About a year ago, we wrote about the potentially disruptive nature of the Oculus Rift, the virtual reality headset built from scratch by Palmer Lucky basically out of a garage. Even before a consumer model has arrived at the market, it has been acquired by Facebook (NASDAQ:FB). We specifically argued that Microsoft (NASDAQ:MSFT) and Sony (NYSE:SNE) could be in the firing line with their gaming businesses.
We didn't think these companies would just roll over, and indeed at least Sony hasn't. It was impressed with Oculus from the start, and now it's building its own virtual headset under project Morpheus.
What's at stake?
After at least a decade and a half of promise, it seems that virtual reality for the masses is at last arriving. The ability of a credible immersive experience did exist, but in very expensive equipment not suited for mass-market adoption. The Oculus has changed the game entirely; when the final consumer version comes out, it will almost certainly cost less than $500 (the Kickstarter prototype cost $300).
It can be so cheap because it has been developed with mass market standard parts, with which Palmer endlessly toyed and experimented. Many of these parts, like cheap, small HD screens and gyroscopes have been developed for the booming smartphone and tablet markets.
A second important element is the rise of ubiquitous, licensable game engines like Epic Unreal Engine and Unity 3D (both of which support the Oculus) that have made the creation of VR-accessible worlds much simpler.
Cheap VR has the potential to disrupt a whole host of markets, and create quite a few new ones. We're only scratching the surface here with some examples:
- Films and TV shows
- Training and education
- Virtual presence, like education, tourism
- Search and rescue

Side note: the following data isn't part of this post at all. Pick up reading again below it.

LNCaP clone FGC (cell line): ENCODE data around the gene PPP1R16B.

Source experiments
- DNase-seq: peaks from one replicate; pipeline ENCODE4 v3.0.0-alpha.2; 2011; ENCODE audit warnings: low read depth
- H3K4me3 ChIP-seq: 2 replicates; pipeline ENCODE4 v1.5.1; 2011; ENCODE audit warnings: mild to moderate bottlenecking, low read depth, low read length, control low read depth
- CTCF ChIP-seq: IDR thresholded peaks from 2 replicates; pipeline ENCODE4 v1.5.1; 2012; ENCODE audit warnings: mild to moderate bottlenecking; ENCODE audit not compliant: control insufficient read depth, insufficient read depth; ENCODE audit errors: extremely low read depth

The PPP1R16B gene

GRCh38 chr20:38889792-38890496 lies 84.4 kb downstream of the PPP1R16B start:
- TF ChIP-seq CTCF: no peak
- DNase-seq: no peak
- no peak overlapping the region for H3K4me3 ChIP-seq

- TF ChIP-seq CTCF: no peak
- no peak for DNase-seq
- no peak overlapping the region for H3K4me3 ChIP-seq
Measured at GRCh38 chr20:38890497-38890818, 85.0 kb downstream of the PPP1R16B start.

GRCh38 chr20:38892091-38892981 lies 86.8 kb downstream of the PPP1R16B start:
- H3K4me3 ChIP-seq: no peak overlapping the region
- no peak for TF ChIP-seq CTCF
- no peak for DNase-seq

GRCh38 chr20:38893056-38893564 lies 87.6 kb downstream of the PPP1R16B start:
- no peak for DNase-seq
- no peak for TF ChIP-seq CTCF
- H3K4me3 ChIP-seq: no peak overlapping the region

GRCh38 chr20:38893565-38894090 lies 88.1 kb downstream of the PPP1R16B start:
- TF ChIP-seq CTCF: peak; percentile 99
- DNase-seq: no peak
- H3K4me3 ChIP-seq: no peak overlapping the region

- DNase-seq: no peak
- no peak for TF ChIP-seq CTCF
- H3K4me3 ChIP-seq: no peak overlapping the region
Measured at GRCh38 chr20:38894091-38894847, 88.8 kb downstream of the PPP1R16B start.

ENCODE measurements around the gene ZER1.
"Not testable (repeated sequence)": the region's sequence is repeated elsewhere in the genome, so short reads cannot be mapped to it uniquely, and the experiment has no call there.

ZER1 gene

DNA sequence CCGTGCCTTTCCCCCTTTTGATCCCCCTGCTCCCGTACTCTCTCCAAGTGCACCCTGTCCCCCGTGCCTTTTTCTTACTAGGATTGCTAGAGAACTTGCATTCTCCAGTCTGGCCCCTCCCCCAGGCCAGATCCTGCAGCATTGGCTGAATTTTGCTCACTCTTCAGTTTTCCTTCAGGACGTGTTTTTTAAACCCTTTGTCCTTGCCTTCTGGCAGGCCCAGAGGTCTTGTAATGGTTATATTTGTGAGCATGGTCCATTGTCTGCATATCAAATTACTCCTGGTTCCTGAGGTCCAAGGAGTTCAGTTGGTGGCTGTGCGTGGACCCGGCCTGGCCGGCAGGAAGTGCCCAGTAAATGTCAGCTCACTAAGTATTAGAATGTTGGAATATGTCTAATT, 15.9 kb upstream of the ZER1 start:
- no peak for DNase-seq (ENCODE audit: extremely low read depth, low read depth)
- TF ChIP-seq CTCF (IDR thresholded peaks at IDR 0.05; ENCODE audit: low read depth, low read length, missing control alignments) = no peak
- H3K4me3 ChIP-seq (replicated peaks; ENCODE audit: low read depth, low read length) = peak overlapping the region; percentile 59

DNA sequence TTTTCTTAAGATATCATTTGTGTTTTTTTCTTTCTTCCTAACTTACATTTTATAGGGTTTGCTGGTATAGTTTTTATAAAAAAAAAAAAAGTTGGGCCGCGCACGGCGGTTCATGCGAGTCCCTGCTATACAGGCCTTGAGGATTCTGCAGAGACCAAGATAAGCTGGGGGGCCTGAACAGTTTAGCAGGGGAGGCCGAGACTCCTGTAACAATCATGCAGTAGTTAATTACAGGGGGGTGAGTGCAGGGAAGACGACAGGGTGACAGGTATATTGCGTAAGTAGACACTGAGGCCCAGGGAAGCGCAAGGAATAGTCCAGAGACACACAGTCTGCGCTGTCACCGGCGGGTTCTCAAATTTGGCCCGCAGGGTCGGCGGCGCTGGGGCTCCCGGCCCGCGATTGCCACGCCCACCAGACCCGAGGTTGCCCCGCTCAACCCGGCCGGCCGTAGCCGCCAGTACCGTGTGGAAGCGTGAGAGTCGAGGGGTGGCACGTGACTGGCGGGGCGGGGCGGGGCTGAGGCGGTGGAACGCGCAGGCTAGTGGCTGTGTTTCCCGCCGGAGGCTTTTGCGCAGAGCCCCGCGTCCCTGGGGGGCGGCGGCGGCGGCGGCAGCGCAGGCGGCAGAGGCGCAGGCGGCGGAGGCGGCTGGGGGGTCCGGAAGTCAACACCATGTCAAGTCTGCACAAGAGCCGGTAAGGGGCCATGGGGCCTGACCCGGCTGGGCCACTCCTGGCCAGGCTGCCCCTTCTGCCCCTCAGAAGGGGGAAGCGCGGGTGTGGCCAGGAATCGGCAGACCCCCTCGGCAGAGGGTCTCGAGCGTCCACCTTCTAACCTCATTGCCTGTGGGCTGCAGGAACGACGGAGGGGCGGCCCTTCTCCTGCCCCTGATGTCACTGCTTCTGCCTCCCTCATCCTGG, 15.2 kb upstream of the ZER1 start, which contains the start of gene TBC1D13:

- Social VR applications
As an example of the latter:
A recent study into innate or ingrained racism in white people has found that spending just ten minutes in a virtual world can change the way they view people with different colored skin [BBC]
The opportunities for VR in training seem endless, from the military to architecture to medicine, design, sports, it's hard to think of a field where VR couldn't potentially be a game changer.
While progress has been spectacular, let's not forget that we're at the start of this exciting new development. There are still numerous problems to overcome. For instance, it is quite difficult to make fluent video content for VR. For instance, one of the problems is framing. Camera's can record 180 or even 360 degrees so you'll be able to look around, but movement is an altogether different matter. Another kink is navigating menus in games.
In the short video here, you see that multiple-cameras giving 360 degree view are used (the pictures are stitched together by software), but that means that "you cannot move the camera and aren't able to hide the crew." Start-up Condition One is pioneering a drone with a 360 degree camera (the "Octocopter") to get rid of these problems.
What will be the main drivers in the competition?
- Technical ability
The holy grail for virtual reality is called 'presence,' which is basically tricking the brain into believing it is actually looking at reality, rather than just a screen. The Oculus promises rather a lot:
VR Cinema 3D, an Oculus-compatible app created by Joo-Hyung Ahn using the popular Unity game engine, dropped me into a movie theater, complete with rows of seats and a flickering projector behind me. After a moment, a theatrical trailer for The Hangover Part III sprang to life on the big screen.
Sure, it sounds simple, and it was. But the sense of just plain being there was palpable: I felt as though I were truly sitting in a cinema seat, giggling at Zach Galifianakis. The Oculus Rift's wide field of view completely blocked out the real world and immersed me in the digital, while the responsive sensor package built into the Rift tracked my head movements flawlessly. I was in that theater. The only thing missing was the popcorn. [PC World]
This isn't exactly the only raving review, and remember, reviews so far are about prototypes. The most important technical elements behind "presence" to be sorted out are:
- Field of view
- Screen door effect
- 3D cross-talk